Thousands of people flocked to a western Pennsylvania town to mark Groundhog Day on Thursday to see what one meteorological mammal thinks the US weather will be.
The star of the show was Punxsutawney Phil, a groundhog named after his home town.
Phil's “inner circle” summoned him from his tree stump, in popular park Gobbler’s Knob, at dawn to learn if he has seen his shadow.
According to the group of local dignitaries, the fluffy forecaster did see his shadow.
This means America will be plunged into another six weeks of winter, according to folklore. If he doesn’t see his shadow, spring comes early.
What is Groundhog Day?
Groundhog Day is a yearly event in North America and Canada held on February 2.
The tradition originated from Pennsylvania Dutch folklore, created by German speaking migrants who came to America from Europe.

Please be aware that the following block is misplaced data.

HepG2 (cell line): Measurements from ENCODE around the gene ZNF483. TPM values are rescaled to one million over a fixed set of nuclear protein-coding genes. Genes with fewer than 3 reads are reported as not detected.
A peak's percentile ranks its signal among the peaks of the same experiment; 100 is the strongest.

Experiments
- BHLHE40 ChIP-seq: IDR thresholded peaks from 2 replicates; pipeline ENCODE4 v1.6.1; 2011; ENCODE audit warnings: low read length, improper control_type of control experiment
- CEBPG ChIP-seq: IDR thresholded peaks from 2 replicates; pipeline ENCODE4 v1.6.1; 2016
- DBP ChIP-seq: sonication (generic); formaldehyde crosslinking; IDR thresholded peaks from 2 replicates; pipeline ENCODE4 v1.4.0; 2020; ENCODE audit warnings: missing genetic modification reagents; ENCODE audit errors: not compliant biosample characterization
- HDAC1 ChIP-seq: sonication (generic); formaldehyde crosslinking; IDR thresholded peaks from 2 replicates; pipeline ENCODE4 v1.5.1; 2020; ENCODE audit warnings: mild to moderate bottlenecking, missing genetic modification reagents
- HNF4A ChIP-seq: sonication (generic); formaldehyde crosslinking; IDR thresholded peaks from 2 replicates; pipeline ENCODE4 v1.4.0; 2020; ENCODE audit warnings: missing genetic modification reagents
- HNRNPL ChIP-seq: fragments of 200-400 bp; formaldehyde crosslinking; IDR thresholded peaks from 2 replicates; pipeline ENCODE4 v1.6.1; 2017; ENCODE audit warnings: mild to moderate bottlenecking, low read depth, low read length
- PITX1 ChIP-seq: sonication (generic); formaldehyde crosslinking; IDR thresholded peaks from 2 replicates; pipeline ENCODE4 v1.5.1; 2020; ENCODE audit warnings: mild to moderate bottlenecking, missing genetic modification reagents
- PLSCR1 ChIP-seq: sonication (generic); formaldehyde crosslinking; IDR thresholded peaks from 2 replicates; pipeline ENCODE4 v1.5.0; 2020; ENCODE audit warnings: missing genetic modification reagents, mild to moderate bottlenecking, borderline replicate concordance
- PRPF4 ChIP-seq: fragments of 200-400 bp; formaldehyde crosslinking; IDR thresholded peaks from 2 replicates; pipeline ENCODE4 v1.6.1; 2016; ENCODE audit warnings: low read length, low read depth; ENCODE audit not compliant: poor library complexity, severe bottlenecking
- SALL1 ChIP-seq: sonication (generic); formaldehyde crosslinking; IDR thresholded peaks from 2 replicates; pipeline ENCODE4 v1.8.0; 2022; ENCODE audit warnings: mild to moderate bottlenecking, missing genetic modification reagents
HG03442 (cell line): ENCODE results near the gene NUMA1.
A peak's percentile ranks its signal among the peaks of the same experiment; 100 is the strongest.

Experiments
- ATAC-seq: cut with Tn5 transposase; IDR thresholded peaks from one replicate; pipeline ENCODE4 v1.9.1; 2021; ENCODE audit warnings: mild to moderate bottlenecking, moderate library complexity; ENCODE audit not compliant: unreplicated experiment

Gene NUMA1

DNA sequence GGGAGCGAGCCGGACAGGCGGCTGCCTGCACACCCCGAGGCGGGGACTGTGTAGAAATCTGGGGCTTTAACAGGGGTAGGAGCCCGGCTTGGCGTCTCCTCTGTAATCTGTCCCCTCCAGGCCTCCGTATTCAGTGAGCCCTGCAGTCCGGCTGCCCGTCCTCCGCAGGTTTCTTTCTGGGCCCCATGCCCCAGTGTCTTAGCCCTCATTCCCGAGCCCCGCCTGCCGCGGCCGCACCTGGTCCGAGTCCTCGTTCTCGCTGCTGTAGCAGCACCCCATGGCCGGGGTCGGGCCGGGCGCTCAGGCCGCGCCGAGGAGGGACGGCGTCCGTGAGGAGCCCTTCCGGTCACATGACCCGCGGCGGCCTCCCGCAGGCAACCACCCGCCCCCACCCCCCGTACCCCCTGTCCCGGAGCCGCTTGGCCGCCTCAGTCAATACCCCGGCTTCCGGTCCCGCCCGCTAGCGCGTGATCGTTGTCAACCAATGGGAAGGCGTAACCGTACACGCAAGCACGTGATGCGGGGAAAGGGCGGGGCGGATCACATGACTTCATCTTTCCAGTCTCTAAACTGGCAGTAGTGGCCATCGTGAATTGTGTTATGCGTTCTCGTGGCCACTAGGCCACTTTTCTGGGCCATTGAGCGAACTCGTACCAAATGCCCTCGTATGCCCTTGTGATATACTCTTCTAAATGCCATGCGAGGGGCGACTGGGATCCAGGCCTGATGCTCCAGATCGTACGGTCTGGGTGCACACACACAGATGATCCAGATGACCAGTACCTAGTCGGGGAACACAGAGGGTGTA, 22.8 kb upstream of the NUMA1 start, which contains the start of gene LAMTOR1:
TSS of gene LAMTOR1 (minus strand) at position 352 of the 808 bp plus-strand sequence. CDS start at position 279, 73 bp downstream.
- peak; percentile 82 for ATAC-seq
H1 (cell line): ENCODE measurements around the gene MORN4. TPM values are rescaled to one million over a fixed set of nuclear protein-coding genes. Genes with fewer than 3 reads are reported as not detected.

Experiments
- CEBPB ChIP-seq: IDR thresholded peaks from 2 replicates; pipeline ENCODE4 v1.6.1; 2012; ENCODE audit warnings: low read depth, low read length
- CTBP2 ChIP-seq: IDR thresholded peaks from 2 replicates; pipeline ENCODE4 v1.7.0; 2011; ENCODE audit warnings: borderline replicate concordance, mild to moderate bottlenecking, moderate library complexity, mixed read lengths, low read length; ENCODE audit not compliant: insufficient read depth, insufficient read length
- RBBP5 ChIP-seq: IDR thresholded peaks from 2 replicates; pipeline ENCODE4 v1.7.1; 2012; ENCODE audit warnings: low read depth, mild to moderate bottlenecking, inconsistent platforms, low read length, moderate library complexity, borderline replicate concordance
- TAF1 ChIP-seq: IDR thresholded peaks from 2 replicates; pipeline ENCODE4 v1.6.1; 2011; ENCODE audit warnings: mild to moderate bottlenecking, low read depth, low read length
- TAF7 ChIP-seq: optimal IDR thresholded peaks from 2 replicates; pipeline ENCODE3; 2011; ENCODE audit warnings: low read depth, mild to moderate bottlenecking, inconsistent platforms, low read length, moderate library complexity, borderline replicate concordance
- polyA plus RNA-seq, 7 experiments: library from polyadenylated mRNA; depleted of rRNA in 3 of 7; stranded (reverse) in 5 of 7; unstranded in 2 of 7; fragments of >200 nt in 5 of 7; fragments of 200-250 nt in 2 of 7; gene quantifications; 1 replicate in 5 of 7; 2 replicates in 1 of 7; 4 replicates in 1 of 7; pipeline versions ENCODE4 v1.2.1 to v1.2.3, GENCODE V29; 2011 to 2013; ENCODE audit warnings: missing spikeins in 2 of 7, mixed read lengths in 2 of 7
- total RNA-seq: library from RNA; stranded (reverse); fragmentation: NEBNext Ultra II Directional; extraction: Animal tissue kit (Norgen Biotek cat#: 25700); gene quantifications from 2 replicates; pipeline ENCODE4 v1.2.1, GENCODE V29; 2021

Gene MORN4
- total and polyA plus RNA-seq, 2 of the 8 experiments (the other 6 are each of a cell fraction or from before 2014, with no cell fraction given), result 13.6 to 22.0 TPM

They believed every year when groundhogs emerge from their winter burrow, if it can see its shadow, it scrambles back underground as it expects another six weeks of winter.
If it does not see its shadow then spring is on the way.
Groundhog Day also means a situation when annoying or tedious events appear to be recurring in exactly the same way over and over again.
Will Phil's predictions come true?
The National Oceanic and Atmospheric Administration compared Punxsutawney Phil’s forecast to the national weather over the last 10 years and found “on average, Phil has gotten it right 40% of the time.”
This year, Phil's prediction came during a week when a mess of ice, sleet and snow has lingered across much of the southern US, so he could be right about six more weeks of winter.
According to records dating back to 1887, Phil has forecasted winter more than 100 times. Ten years were lost because no records were kept, organisers said.
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